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New investors should think seriously about opting for low-fee balanced funds like those offered by Mawer, Steadyhand, and PH&N. They represent good picks for active investors.

Regrettably, there are relatively few balanced options that are worth recommending to index investors. But I'm always on the look out for good alternatives, which is why I was intrigued to learn of a new series of funds launched by BlackRock. The new offerings were brought to my attention when I had the pleasure of taking readers' questions during a Q&A session at (you can read it here:

BlackRock's funds aim to achieve a preset asset allocation of stocks and bonds, but its managers have a good deal of latitude when deciding on the specific market slices to invest in while using the firm's exchange-traded funds (ETFs) as building blocks.

The company is offering seven funds designed for investors with different risk tolerances in mind. They range from the low-risk All Bond Portfolio to the high-risk MaxGrowth Portfolio.

When looking at their holdings, I was pleasantly surprised to see only a few ETFs in each fund. Simplicity is a virtue when it comes to passive investing, and some complicated balanced index funds are larded up with more than a dozen ETFs.

On the downside, the new BlackRock portfolios contain a few oddities, and the distribution of geographic risk is one of them.

The Balanced Portfolio is set up as a moderately risky fund, 40-per-cent fixed income plus 60-per-cent stocks. Its mandate is to put roughly 20 per cent of its assets in international equities. The fund accomplished this by placing 15 per cent in emerging markets and 5 per cent in the developed markets of Europe, Australasia and the Far East (EAFE) at the end of January.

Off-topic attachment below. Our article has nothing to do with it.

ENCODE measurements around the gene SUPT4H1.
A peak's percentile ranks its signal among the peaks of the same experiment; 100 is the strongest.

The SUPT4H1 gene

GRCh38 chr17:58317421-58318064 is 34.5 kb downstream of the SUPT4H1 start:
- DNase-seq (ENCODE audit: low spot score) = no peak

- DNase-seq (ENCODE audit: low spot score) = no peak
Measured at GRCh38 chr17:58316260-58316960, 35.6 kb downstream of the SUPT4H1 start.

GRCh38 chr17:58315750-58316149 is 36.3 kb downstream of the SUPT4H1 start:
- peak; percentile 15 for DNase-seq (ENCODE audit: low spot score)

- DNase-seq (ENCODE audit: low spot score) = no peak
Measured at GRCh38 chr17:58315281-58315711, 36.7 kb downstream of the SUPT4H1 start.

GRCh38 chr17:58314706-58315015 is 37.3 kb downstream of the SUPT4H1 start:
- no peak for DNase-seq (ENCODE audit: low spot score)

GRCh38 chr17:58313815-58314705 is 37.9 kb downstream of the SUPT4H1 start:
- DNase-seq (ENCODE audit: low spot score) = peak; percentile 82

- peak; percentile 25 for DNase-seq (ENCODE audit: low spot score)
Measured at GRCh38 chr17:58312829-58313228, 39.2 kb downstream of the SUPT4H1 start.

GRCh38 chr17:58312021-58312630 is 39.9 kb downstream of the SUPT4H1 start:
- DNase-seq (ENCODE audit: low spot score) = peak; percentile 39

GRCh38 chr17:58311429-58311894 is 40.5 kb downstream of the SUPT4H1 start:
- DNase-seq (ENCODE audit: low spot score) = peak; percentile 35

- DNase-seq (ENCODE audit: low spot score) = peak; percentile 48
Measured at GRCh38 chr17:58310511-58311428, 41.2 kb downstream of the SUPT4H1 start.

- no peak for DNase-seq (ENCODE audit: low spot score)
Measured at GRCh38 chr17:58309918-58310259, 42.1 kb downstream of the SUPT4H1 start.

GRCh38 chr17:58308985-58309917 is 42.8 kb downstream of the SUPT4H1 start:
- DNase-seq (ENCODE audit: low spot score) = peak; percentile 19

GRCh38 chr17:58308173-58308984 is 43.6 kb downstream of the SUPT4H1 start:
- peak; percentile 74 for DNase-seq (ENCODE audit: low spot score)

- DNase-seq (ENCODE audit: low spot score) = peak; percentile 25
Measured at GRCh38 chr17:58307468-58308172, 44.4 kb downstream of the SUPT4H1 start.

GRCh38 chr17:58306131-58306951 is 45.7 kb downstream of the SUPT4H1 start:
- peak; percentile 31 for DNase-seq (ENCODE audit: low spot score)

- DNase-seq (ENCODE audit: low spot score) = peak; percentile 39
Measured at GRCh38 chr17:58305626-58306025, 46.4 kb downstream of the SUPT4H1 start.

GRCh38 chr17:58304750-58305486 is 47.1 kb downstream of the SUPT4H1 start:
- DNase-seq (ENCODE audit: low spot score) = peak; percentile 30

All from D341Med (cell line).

Holding three-quarters of its international equities in the emerging markets represents an aggressive bet. It's a sharp departure from market-capitalization weighting, which would assign more to the developed markets. As a result, the fund's managers demonstrate that they are quite keen on the prospects for the emerging markets – in this case.

But when you turn to the most aggressive all-stock MaxGrowth Portfolio, you'll find that it devotes 20 per cent of its assets to the emerging markets and 14 per cent to EAFE. Here, the relative bet on emerging markets is far smaller than that for the balanced fund, even though the overall weighting to international stocks is higher.

I'm not sure what to make of the contradiction. But BlackRock thought it would not be an issue because they expect the minimum-volatility ETFs used by the Balanced Portfolio to be less risky (and have lower expected returns) than the regular ETFs used in MaxGrowth.

Many of the new funds also hold specialty ETFs, such as the iShares S&P/TSX North American Preferred Stock Index Fund (XPF) and various minimum-variance ETFs, but they come with tax consequences. Some of these ETFs are best put in taxable accounts while others are better suited for tax-sheltered accounts. As a result, many investors would be better off splitting up the fund's holdings for tax reasons, rather than holding the package.

Then, there is the matter of fees, which are higher than most passive investors would like.

BlackRock estimates that the MER (annual fee) of its Balanced Portfolio will be 88 basis points on the D series of funds designed for do-it-yourself investors. The costs should climb to 172 basis points on the A series of funds used by advisors.

Investors can save on the fees – and better optimize their portfolio to avoid the long arm of the taxman – by unbundling the funds and buying the underlying ETFs directly. The Balanced Portfolio holds just nine ETFs and replicating it would cost a blended MER of about 33 basis points annually, plus a few trading commissions. Frugal index investors could lower the costs even more by sticking to lower-fee broad-market ETFs instead of the specialty ETFs used by the fund.

As a result, these funds aren't quite what I'm looking for.

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